Presentation on theme: "The 5 Dysfunctions of a Team Learning to Work Efficiently and powerfully as a team."— Presentation transcript:
The 5 Dysfunctions of a Team Learning to Work Efficiently and powerfully as a team
Introduction Trust lies at the heart of a functioning, cohesive team. In the context of building a team, trust is the confidence among team members that their peers’ intentions are good, and that there is no reason to be protective or careful around the group. Teammates must get comfortable being vulnerable with one another.
Intentions Assessing where this group, and the groups you manage are when it comes to the element of trust. Is there a background of “vulnerability” or being political? POLITICS is when people choose their words and actions based on how they want others to react rather than based on what they really think.
Overview If you could get all the people in an organization rowing in the same direction, you could dominate any industry, in any market, against any competition, at any time. fun pride serve power create engag e resul t align trust
- Inattention to results - Avoidance of accountability - Lack of commitment - Fear of conflict - Absence of trust
Absence of trust - invulnerability This dynamic is inherent in most organizations and, if not directly addressed, becomes the background of most interactions. It is expressed in an organization as a lack of a willingness to be vulnerable, to speak up, to admit mistakes… Members of teams with an absence of trust… Conceal their weaknesses and mistakes from one another Hesitate to ask for help or provide constructive feedback Hesitate to offer help outside of their own areas of responsibility Jump to conclusions about the intentions and aptitudes of others without attempting to clarify them Fail to recognize and tap into one another’s skills and experiences Waste time and energy managing their behaviors for effect Hold grudges Dread meetings and find reasons to avoid spending time together
Inattention to results - status & ego When there is an absence of trust with a team, it breeds individuality…and a “looking out for myself because I don’t believe that others have my back.” A team that is not focused on results… Stagnates/fails to grow Rarely defeats competitors Loses achievement-oriented employees Encourages team members to focus on their own careers and individual goals Is easily distracted
Fear of conflict - artificial harmony Conflict, in this context, is a good thing. It is what allows for creativity, contribution, and authentic teamwork. However, if I don’t trust that my teammates have my back, I will not speak up…and underneath that is a mountain of resentment, ineffectiveness and often gossip. “Those that avoid conflict actually doom themselves to revisiting issues again and again without resolution. Teams that fear conflict… Have boring meetings Create environments where back-channel politics and personal attacks thrive Ignore controversial topics that are critical to team success Fail to tap into all the opinions and perspectives of team members Waste time & energy with posturing and interpersonal risk management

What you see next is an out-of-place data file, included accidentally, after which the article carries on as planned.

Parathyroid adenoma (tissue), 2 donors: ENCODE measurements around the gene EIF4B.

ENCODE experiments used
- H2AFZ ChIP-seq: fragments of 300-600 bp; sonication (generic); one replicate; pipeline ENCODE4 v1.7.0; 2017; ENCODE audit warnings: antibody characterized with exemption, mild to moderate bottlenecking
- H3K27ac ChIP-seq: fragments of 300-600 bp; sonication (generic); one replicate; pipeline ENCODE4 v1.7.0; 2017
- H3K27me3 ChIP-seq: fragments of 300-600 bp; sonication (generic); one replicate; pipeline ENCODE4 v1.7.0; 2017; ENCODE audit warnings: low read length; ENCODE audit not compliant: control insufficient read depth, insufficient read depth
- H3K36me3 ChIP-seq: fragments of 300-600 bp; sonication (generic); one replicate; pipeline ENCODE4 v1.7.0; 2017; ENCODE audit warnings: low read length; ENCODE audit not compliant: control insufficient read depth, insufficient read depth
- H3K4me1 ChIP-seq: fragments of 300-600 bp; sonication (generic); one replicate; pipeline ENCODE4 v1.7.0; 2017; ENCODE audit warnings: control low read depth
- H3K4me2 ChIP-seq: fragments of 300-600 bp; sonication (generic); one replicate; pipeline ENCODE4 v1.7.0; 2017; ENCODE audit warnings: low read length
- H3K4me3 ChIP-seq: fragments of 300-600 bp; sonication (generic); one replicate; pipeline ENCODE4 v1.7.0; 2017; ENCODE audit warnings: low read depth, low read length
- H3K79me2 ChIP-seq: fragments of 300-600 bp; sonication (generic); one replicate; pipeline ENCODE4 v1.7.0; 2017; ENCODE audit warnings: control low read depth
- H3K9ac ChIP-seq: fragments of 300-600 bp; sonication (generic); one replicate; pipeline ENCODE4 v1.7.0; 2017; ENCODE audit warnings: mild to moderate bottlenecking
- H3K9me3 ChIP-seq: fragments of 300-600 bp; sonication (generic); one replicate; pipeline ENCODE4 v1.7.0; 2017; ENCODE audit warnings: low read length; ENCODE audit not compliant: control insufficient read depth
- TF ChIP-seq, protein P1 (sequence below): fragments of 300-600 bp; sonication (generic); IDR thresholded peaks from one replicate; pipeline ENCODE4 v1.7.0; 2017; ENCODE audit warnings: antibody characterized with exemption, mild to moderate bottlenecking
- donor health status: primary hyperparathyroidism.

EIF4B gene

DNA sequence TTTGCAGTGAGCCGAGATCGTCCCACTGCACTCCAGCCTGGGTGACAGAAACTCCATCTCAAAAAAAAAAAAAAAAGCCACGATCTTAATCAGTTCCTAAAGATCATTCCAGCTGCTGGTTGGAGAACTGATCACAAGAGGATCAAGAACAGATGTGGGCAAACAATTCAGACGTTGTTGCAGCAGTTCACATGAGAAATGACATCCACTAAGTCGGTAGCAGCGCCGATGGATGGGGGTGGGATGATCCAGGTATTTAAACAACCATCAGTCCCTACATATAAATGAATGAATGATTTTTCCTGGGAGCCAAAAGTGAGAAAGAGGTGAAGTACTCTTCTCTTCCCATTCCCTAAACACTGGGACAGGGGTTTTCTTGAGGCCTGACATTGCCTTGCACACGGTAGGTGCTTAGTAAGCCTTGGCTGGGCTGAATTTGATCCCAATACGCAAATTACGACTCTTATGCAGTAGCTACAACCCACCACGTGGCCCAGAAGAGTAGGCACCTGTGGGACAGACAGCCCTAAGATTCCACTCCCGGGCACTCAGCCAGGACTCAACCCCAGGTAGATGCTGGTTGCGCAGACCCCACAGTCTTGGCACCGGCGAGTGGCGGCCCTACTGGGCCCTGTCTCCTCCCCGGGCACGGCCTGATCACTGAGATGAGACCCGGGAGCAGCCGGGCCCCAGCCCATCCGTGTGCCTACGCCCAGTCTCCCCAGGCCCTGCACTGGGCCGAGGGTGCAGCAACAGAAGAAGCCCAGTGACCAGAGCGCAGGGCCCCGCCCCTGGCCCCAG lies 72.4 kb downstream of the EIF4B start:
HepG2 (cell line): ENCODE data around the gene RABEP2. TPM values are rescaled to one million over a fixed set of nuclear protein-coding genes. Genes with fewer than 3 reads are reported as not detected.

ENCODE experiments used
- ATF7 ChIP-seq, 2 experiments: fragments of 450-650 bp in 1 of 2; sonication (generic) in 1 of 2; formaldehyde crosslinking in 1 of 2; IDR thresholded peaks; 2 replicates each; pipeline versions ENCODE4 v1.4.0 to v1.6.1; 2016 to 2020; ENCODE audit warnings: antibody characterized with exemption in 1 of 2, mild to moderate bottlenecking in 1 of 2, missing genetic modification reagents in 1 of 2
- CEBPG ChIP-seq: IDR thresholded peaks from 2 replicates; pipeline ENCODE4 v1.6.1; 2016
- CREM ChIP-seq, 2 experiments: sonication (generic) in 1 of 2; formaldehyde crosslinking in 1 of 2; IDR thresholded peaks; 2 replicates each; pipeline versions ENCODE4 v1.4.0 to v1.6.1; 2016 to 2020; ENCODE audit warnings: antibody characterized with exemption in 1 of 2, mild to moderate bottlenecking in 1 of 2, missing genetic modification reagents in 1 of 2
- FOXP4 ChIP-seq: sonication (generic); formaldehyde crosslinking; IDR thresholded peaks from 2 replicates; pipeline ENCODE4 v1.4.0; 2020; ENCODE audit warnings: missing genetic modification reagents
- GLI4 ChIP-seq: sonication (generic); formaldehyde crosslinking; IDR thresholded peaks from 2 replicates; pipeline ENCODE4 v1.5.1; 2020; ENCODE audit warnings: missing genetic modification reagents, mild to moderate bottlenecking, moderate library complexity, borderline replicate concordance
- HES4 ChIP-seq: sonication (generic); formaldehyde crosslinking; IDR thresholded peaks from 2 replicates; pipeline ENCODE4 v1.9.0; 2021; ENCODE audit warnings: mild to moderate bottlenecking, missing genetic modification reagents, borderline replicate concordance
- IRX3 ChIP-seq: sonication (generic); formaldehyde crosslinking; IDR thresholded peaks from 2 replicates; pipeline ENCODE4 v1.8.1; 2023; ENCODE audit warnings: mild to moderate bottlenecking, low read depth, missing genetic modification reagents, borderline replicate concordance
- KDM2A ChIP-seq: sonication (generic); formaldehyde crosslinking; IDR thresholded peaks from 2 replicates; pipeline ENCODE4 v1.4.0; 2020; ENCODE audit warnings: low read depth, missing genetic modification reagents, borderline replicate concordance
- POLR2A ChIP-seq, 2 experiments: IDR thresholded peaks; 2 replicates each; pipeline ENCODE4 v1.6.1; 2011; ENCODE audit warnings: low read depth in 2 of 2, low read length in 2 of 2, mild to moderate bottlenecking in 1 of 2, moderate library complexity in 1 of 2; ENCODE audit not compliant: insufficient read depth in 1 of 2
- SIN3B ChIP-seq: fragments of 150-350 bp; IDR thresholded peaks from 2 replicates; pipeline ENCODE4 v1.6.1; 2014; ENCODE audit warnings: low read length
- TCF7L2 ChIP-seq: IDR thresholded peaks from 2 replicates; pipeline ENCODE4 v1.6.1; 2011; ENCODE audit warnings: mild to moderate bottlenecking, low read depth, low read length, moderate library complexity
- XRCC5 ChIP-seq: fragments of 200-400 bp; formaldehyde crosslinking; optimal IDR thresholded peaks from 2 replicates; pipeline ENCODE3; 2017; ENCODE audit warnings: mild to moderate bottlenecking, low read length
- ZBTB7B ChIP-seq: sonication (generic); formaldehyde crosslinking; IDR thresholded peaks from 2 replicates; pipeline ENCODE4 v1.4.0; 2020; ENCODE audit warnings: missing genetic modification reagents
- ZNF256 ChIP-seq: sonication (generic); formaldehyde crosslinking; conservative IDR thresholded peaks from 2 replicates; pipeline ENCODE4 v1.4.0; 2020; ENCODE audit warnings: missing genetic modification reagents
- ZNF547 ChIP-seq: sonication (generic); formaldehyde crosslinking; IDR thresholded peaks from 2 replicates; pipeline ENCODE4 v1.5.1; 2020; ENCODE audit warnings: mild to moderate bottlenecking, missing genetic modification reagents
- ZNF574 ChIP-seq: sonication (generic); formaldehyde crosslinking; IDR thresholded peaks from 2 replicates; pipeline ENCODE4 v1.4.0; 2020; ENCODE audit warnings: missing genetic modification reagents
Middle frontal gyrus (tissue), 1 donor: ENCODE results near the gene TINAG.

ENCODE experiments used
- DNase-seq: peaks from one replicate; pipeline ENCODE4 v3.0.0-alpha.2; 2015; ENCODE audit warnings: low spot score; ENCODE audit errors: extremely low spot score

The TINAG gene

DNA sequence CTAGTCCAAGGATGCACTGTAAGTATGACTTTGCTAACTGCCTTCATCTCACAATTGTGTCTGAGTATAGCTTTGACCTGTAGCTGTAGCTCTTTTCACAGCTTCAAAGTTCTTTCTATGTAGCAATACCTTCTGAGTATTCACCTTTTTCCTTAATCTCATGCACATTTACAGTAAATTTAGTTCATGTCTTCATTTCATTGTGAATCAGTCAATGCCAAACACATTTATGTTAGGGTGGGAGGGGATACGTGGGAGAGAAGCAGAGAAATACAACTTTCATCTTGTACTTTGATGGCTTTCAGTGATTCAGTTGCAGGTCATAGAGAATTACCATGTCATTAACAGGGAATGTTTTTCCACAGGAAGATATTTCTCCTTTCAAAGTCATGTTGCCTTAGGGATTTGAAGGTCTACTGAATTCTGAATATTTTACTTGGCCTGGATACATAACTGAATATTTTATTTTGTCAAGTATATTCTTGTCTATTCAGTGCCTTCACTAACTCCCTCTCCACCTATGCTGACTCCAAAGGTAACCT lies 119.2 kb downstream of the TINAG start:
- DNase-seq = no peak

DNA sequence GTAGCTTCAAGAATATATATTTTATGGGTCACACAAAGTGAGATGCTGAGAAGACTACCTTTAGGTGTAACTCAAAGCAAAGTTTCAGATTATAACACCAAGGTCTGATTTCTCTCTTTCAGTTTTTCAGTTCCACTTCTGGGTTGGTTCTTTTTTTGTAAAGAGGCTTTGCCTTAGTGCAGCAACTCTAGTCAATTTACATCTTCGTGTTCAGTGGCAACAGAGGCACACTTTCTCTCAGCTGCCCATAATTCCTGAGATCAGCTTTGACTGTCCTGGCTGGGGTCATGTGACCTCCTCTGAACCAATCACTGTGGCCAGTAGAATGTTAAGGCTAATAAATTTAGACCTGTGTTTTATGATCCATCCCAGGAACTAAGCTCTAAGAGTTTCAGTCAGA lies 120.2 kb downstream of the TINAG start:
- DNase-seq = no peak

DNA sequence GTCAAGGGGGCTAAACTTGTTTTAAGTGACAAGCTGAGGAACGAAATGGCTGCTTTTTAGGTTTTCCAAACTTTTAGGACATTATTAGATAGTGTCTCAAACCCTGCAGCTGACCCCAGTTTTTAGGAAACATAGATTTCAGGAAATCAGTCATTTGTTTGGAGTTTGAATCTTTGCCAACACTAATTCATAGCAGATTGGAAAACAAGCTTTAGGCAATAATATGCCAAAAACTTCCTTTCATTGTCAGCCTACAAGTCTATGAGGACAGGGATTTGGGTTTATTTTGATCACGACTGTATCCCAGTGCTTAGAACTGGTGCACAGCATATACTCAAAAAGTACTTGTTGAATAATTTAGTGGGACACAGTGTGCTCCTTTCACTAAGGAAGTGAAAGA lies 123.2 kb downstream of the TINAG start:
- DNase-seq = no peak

Lack of commitment - ambiguity “In the context of a team, commitment is a function of two things: clarity and buy in. Great teams make clear and timely decisions and move forward with complete buy in from every member of the team, even those who voted against the decision.” People need to know that their opinions have been heard and considered. When executives fail to achieve buy in from those who report to them, inevitably there is ineffectiveness that escalates with employees “below.” A team that fails to commit… Creates ambiguity among the team about direction and priorities Watches windows of opportunity close due to excessive analysis and unnecessary delay Breeds lack of confidence and fear of failure Revisits discussions and decisions again and again Encourages second-guessing among team members
Avoidance of accountability-low standards In order to powerfully hold people accountable, one has to be willing to be uncomfortable as well as being fully “bought in.” Otherwise, what is fully in play is, “who am I to say?” And if I can’t say, then I’m operating as an individual versus the team as a whole. A team that avoids accountability… Creates resentment among team members who have different standards of performance Encourages mediocrity Misses deadlines and key deliverables Places an undue burden on the team leader as the sole source of discipline
Members of Trusting Teams Admit weaknesses and mistakes Ask for help Accept questions and input about their areas of responsibility Give one another the benefit of the doubt before arriving at a negative conclusion Take risks in offering feedback and assistance Appreciate and tap into one another’s skills and experiences Focus time and energy on important issues, not politics Offer and accept apologies without hesitation Look forward to meetings and other opportunities to work as a group